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Christopher Etheridge PhD MCPP

 

MRSC, BSc (Hons) Phyto, BSc (Hons) Chem, CChem, DoIC, ARCS

 

Medical Herbalist

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The health benefits and advantages of Western herbal medicine

 

Herbal medicine (Phytotherapy) is the oldest and most universal system of medicine – the basis for all modern medicine.

 

Phytotherapy (phyto is Greek for plant) is advanced herbal medicine for the 21st century with the deep healing powers of ancient practice.

 

Herbal medicine has been used and trusted globally for thousands of years as a highly effective and safe method of treatment for a wide range of medical conditions. The World Health Organisation (WHO) estimates that over 80% of the world’s population currently depends on herbal medicine for its primary healthcare.

 

What is herbal medicine?

 

In phytotherapy, plant medicines are prescribed to stimulate and strengthen the body’s normal functions, helping the body to heal itself naturally. Herbal medicine is perfectly safe and gentle for all people and age groups – including children and pregnant or breastfeeding mothers – as long as the treatment is closely supervised by a professionally trained Medical Herbalist.

 

What is Western herbal medicine?

 

Modern Western herbal medicine is very different in its philosophy, approach and applications from Traditional Chinese Medicine, Ayurvedic medicine and homeopathy.

 

Phytotherapists are university-trained to rigorously high standards. (Click here for course details.)

 

All of the medicines they use have been approved by professional research and evidence.

 

Phytotherapists combine orthodox medical knowledge and skills with the long-established traditional uses of herbs. They enhance these ancient practices with the most up-to-date scientific understandings of plant medicines.

 

Phytotherapy selects herbs mainly from the Western herbal tradition (British, European and North American). It also provides in-depth nutritional and lifestyle guidance. Together, these elements create a holistic treatment plan for each patient’s individual needs.

 

The whole is greater than the sum of its parts

 

Pharmaceutical companies are unable to patent plant extracts because they are natural products. They are therefore under pressure to isolate only the most active chemical from a plant and transform it into a new chemical. They can then patent this new chemical commercially for use in a prescription medicine. But any single plant contains many different active chemicals that work in synergy with each other. The sum of their combined effects is always greater than their individual activity. When an isolated chemical from a plant is changed into a pharmaceutical drug, this synergy is lost and the risk of side-effects is greatly increased. This is because the moderating influence of other chemicals in the plant has been removed.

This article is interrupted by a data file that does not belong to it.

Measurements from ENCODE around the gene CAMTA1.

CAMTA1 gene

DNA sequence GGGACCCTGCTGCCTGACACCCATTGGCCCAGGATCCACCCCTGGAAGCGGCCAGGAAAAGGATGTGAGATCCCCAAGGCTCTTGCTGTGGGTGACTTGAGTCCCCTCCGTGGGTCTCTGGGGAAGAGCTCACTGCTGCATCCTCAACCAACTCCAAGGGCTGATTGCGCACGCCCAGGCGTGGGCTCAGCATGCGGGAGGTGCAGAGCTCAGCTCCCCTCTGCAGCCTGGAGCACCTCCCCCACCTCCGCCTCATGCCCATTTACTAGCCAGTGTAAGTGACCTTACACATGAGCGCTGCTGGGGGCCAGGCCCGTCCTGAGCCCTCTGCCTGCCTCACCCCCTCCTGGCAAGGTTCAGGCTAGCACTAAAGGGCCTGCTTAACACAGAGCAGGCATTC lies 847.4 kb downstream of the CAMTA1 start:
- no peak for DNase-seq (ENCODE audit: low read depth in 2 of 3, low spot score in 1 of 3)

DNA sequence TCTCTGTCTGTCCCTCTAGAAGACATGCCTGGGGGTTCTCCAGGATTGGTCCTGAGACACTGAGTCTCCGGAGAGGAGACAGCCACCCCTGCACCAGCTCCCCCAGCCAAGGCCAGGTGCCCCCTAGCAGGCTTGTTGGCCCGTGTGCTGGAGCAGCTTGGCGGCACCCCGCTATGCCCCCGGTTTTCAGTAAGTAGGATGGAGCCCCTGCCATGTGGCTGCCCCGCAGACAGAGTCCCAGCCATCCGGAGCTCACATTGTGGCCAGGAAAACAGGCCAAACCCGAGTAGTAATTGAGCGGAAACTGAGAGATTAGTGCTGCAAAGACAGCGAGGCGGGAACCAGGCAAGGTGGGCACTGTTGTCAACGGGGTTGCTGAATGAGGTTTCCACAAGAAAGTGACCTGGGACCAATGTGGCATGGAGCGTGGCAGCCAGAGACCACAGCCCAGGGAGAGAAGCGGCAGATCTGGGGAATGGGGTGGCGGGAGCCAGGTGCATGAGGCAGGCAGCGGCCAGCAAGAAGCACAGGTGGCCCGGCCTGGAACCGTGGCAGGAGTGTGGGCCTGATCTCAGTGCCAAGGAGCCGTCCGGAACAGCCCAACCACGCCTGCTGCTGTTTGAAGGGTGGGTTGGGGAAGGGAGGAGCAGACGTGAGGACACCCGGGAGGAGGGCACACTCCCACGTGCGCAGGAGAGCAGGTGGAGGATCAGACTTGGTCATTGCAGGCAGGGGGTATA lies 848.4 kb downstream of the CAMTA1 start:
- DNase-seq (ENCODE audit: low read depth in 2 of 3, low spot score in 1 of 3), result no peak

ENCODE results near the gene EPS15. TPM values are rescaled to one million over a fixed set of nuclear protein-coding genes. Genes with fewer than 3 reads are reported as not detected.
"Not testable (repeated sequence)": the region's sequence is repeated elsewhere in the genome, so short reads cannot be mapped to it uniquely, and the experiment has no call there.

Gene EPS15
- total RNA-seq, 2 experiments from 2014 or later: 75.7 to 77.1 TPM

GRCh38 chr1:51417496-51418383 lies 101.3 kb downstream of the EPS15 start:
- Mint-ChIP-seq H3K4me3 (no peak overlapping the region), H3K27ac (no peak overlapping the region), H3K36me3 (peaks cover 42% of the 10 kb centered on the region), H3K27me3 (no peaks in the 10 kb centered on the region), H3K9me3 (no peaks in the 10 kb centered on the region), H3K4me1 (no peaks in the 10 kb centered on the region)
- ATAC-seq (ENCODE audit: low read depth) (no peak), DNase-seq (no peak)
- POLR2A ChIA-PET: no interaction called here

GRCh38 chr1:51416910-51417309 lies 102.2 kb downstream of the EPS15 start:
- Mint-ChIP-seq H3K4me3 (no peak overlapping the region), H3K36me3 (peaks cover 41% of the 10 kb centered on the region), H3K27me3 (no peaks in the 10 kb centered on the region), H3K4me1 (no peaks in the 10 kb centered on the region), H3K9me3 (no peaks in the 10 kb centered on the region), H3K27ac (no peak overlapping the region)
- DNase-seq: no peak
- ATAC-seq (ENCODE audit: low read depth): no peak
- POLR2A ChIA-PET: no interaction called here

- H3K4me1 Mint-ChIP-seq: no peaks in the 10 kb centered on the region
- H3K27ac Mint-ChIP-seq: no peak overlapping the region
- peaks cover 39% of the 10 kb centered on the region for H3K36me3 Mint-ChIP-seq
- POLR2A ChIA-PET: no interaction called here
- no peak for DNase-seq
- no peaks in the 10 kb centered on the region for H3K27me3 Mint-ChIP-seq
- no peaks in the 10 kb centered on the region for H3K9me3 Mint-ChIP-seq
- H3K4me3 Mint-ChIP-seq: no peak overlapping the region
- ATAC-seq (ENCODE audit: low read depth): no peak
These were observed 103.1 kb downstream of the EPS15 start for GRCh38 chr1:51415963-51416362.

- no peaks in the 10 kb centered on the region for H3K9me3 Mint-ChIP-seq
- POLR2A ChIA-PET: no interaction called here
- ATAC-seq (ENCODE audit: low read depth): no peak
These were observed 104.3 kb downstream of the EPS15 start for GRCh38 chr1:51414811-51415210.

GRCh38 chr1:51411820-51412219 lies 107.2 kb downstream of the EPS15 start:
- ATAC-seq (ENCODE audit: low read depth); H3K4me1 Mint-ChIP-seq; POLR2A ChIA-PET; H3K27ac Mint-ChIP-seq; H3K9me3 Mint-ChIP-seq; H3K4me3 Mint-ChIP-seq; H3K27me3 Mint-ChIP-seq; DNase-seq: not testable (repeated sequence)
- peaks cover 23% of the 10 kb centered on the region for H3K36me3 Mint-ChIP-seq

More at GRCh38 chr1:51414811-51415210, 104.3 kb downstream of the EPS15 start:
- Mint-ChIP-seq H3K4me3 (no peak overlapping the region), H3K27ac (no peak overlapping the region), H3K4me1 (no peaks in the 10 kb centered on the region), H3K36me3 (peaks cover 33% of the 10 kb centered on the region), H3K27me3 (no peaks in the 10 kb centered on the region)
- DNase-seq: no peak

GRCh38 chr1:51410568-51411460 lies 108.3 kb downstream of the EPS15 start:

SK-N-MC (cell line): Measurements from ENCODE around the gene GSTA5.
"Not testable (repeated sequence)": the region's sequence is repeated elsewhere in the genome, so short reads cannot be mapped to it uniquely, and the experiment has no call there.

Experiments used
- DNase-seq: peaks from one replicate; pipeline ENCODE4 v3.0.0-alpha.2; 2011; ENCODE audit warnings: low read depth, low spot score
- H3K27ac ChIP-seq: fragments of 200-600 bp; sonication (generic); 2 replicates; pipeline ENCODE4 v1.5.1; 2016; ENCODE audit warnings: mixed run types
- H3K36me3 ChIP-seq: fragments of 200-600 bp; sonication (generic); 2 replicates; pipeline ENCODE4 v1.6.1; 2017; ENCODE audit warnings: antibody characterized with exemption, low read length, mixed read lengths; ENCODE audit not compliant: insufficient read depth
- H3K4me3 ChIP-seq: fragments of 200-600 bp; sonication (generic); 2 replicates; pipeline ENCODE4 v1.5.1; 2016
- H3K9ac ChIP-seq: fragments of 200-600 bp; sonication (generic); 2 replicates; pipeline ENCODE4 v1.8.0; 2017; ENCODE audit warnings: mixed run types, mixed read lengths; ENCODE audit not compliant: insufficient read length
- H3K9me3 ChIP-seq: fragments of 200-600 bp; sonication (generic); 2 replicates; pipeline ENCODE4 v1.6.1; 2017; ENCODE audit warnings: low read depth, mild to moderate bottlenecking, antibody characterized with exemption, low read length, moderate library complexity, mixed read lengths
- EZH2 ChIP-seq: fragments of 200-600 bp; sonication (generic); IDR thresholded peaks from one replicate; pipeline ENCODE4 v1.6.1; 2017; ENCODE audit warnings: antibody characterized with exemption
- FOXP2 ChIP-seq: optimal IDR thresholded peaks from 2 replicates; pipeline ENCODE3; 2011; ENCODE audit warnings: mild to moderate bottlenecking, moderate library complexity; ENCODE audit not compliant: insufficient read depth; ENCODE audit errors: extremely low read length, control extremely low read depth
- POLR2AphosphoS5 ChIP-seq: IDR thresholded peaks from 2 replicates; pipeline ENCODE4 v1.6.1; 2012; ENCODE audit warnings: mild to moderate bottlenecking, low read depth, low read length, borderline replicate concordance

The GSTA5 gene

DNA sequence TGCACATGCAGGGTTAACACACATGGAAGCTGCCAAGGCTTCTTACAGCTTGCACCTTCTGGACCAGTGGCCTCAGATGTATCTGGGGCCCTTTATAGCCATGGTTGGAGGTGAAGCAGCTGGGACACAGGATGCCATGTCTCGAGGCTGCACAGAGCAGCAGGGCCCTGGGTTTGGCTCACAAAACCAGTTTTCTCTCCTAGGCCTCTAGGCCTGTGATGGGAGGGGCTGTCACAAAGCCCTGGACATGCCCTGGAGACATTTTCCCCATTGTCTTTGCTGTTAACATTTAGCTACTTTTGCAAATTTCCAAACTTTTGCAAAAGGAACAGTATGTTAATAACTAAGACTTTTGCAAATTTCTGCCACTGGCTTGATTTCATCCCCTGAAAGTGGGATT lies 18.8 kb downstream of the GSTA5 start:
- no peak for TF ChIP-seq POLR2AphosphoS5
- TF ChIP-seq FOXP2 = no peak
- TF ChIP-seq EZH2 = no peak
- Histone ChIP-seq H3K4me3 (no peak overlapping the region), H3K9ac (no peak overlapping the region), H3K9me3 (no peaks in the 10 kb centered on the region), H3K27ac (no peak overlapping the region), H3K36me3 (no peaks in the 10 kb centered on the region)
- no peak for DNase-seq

Less is more

 

In phytotherapy, every plant medicine contains a variety of potent active ingredients. These often work together to create several therapeutic actions in the body at the same time. The potentially strong side-effects of an isolated plant chemical are balanced, reversed or removed altogether by the plant’s other compounds. Because of this natural synergy, less herbal medicine is needed than with a pharmaceutical drug equivalent to produce the same effects.

 

Safe and versatile

 

As herbal medicine is so subtle and versatile, it can help to treat a range of illnesses effectively that orthodox medicine generally cannot, such as arthritis, eczema and psoriasis. In medicines administered by a fully qualified Medical Herbalist, there are unlikely to be any side effects or interactions with any prescription medicines that you may also be taking.

 

Preventing disease and promoting long-term health

 

The main aims of herbal medicine are disease prevention and long-term health. These aims are achieved by treating and rebalancing the patient as a whole.

 

Orthodox medicine only treats the patient’s immediate symptoms without addressing the underlying health imbalance. It prescribes medicines that mask the symptoms in the short term, like putting a plaster over a wound that does not heal.

 

Phytotherapy works beyond these surface symptoms to heal the whole person at the deepest levels. It does this by tackling the underlying causes of disease, and by supporting long-term good health.